Literally this means "serpent climbs the palm tree" stands for overcoming.  This image of a snake transcending its physical limitations symbolizes unusual achievements that surpass presumed insufficiencies.




Ako-Ben:
This is the sign of the war horn.  Stands for a warning.  It symbolizes a call to arms and denotes an oncoming hazard, is cautionary alarm.




Sunsum:
This is the sign of the soul.  Refers to introspection, soulsearching.Some Akans believe that the soul of a ruler inhabits a younger courtier. It counsels meditation and the search inward.



Dame-Dame:
This is the sign of the game target.  It indicates uncertainty; or  the impact of luck and chance, which can ring changes upon even the most reliable situation.




Penpamasie:
This translates as "that which will not crush." It tands for dependabilty. It means constancy and endurance, strength and solidarity.





Nhye:
Stands for Fire.





This can be the blank spot; or similar to Wyrd. It represents leaving, ending and beginning of all.
Survival Treasures
ASHANTI

Although Colonialism has replaced much of the indigenous religion in the African Coastal region the Ashanti is a significant example of  traditional African tribal culture still retained after merging with western religion. The Ashanti exemplifies  tribal belief and ritual being  preserved and passed on to enrich modern life.

Many of these Adrinka symbols are used today in African fabrics for both their colour and beauty and for the luck or magic inherent in  the symbol itself.  This is a selection of stylized images from this culture representing key ingredients of human existence, much like the Egyptian hieroglyphs.

Talismans were made with the symbols woven into them, and worn around the neck or girdle.  These forms may be drawn onto cards or plaques, and used in the same way as Tarot or Runes.

There is not a specific set of Adrinka symbols.  Including newer symbols there could be between 60 to over a hundred.

There is no standard set.  Individual diviners generally used:  thirteen, the number of lunar months, to twenty-eight, the number of days in each cycle. To forty-one, the combination of the two. 

I am using the Max selection of Twenty-Eight as a guideline in keeping to specific Ashanti culture.  This smaller selection are those most frequently used as Talismans that  seem to work best for divining.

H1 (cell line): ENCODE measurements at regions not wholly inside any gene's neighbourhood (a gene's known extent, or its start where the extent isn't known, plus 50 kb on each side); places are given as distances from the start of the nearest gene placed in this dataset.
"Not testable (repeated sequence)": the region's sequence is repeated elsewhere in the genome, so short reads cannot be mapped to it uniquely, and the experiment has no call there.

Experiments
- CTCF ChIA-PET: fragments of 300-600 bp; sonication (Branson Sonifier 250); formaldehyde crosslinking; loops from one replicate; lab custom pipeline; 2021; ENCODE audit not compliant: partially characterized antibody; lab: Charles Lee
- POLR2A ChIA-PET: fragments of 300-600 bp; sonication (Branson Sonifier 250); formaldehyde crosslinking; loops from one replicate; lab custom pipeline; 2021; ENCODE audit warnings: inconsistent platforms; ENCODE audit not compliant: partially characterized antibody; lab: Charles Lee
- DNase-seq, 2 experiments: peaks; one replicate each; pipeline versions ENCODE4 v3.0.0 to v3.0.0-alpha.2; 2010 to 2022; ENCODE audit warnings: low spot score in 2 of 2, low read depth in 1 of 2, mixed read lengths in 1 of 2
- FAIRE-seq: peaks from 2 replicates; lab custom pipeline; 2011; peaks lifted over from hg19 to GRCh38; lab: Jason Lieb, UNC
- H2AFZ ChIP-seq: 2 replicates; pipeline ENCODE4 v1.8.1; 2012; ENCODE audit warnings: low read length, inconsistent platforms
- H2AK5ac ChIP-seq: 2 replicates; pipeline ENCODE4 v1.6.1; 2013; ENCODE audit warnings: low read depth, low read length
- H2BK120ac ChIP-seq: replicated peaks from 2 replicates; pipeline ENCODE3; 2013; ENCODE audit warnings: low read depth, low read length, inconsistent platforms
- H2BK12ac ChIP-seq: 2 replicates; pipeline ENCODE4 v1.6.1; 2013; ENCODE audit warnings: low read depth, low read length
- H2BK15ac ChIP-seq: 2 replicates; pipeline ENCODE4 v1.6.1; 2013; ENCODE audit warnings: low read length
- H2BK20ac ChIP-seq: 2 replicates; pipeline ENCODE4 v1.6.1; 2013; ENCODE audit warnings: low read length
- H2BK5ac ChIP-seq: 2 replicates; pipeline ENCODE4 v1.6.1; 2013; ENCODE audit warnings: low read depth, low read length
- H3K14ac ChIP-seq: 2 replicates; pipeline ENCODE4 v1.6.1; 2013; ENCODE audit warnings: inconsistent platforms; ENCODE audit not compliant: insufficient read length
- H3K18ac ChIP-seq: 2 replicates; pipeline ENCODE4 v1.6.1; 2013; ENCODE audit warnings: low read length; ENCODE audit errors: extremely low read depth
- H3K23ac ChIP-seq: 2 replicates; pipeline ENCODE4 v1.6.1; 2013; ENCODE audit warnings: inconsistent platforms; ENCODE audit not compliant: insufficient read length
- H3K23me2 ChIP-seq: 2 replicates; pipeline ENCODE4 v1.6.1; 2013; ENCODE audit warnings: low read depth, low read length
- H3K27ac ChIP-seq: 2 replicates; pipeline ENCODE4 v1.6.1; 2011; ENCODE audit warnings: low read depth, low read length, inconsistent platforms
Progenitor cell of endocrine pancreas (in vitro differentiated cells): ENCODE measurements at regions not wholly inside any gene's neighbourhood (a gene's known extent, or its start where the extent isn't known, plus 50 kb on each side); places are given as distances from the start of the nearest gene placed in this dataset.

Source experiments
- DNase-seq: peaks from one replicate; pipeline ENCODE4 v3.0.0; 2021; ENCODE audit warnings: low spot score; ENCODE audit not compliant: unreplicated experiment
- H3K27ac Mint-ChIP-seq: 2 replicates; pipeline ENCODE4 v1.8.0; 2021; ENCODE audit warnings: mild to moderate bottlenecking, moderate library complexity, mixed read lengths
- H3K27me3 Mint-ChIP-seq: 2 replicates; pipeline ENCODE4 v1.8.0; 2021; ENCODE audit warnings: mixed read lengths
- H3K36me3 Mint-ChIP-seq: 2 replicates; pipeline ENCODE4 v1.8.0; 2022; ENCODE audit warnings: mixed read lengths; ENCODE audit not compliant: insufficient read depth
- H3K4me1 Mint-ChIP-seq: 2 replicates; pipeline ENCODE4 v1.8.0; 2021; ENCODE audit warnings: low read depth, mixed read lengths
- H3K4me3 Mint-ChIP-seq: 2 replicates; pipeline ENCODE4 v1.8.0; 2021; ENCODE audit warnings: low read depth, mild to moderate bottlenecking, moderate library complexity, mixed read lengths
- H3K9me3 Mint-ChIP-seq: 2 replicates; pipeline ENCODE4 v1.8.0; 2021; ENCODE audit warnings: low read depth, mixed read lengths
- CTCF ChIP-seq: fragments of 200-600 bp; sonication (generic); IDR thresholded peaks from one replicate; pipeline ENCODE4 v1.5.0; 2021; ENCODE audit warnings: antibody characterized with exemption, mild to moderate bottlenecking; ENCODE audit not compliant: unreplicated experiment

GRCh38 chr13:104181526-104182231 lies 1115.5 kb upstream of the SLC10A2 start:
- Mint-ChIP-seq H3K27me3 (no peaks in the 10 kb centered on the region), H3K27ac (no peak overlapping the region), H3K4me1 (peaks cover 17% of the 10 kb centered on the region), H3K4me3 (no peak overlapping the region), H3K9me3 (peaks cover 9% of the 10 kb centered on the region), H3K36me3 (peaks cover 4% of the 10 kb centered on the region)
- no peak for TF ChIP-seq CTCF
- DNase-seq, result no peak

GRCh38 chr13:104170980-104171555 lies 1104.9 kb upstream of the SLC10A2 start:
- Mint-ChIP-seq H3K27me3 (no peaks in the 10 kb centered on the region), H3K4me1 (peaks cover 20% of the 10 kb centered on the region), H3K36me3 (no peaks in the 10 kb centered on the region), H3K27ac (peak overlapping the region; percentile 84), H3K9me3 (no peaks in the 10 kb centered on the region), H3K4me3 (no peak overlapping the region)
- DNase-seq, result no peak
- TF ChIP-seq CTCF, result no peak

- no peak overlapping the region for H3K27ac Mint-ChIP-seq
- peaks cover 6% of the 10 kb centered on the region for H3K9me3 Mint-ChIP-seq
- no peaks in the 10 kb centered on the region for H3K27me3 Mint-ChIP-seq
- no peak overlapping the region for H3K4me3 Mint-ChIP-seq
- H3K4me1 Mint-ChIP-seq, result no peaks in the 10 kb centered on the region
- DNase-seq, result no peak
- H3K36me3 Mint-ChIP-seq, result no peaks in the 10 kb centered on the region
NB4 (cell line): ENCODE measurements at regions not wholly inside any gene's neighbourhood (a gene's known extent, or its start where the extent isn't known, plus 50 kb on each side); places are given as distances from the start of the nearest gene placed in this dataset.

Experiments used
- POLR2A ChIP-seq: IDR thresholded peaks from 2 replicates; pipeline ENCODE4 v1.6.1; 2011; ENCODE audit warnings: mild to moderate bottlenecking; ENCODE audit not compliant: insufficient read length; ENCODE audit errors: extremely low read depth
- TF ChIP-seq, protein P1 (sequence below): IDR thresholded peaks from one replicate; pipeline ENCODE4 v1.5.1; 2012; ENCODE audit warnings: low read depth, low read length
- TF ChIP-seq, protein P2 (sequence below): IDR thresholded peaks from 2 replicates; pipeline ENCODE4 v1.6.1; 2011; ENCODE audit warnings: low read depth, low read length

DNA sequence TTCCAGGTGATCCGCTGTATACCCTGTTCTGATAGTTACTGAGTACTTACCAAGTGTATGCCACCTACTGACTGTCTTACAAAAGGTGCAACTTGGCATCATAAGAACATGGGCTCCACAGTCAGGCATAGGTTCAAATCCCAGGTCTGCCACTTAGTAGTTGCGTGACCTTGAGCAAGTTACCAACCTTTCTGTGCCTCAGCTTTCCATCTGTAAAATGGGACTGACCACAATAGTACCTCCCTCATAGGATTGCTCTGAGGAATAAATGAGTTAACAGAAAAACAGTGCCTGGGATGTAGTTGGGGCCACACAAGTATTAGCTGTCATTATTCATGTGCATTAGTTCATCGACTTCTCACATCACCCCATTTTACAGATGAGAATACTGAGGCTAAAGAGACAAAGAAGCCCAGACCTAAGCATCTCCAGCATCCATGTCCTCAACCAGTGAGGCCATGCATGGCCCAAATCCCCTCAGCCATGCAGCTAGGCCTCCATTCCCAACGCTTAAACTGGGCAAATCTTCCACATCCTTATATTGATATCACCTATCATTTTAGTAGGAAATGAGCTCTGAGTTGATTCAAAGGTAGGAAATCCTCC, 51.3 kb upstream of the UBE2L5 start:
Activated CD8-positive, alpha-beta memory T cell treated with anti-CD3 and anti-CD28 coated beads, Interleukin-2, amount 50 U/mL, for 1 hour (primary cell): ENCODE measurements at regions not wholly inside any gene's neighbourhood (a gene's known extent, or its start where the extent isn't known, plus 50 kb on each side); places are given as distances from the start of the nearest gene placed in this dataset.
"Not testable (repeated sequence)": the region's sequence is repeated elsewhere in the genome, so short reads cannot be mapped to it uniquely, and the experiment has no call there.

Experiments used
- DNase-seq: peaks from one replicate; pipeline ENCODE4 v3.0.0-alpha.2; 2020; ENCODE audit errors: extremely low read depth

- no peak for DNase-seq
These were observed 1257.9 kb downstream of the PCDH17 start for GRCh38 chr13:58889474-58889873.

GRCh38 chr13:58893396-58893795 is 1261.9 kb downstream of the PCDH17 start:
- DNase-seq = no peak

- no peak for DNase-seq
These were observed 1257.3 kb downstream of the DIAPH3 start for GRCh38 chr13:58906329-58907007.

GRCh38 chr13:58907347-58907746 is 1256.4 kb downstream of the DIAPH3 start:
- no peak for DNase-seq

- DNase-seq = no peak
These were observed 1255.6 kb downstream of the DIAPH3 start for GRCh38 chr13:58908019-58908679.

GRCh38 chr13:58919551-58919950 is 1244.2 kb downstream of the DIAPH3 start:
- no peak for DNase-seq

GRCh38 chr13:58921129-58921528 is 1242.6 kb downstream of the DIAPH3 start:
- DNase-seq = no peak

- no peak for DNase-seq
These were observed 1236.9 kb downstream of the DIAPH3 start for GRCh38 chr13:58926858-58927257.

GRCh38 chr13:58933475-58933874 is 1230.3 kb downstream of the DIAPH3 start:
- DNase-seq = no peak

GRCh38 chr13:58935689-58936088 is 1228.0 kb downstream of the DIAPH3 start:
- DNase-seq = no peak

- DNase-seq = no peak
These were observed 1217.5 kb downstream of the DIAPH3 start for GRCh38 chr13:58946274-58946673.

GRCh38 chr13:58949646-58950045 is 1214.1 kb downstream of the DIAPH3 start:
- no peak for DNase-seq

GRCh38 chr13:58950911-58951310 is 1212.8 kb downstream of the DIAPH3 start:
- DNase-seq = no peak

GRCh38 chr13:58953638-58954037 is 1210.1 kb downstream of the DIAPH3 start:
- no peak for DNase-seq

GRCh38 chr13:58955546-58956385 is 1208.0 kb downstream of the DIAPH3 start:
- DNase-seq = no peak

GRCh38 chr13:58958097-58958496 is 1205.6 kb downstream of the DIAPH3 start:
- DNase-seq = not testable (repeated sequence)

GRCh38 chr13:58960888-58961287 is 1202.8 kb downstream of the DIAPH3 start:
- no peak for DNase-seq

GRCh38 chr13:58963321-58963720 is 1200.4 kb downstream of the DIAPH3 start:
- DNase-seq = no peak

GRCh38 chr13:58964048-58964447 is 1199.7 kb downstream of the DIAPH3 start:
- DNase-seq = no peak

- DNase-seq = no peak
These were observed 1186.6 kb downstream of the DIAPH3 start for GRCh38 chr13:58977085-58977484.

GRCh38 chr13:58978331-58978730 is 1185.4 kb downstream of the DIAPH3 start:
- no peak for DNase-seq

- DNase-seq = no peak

Flat, water washed stones and shells, both sea shells, and heavy pieces of shells from KOLA nuts and other nuts, are painted on one side with the symbols,  They are used in Divination by tossing and reading the ones with Symbols side showing.
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This page was last updated on: 9/9/2011

















































































































































































































































































Doing a reading:

The subject, consults the diviner and kneels before him.  A cloth with Adrinka symbols is spread out between them. The wooden bowl containg the Adrinkas is set out in the center of the cloth, and the diviner asks for guidance in the matter while the subject scoops the runes, running them through their hands. The Sunsumani then dumps the runes, bundling them into the white cloth, without touching them, and raises the bundle to the spirits for guidence. Then gently lets them fall from the bundle to scatter on the cloth for reading.

The ones with the reverse side showing, are removed to the wooden bowl and the runes with the symbol up are read.

Notes on interpretation:

The one closest to the subjest represents him or her.  If any others are touching his one, they represent big obstacles. and those close by represnet problem areas, or close allies for the subject.  Groups or clusters of three or four the farthest away to the right side of the subject,  signify past history or influence.  The left side represents the results of inquiry or the truths  regarding the matter. These are judged by the runes that are together and proximity  to each other and the subject.

For Quick advice the subject can face away and reach into the bowl behind them and select 3 runes , on at a time, which are laid out by the Susumani in the order they are selected as Subject-problem-results.
READING THE SYMBOLS

Traditionally the "Adrinkas" are blessed by  the high "Sunsumati," the posesser of "soul wisdom" who made them. They are kept wrapped in a white cloth.  They are placed in a coco cup,or  wooden vessel and one drawn out each morning by the indvidual sunsumani diviner, for daily Wisdom. 
The word Adrinka literally means "farewell".
ASHANTI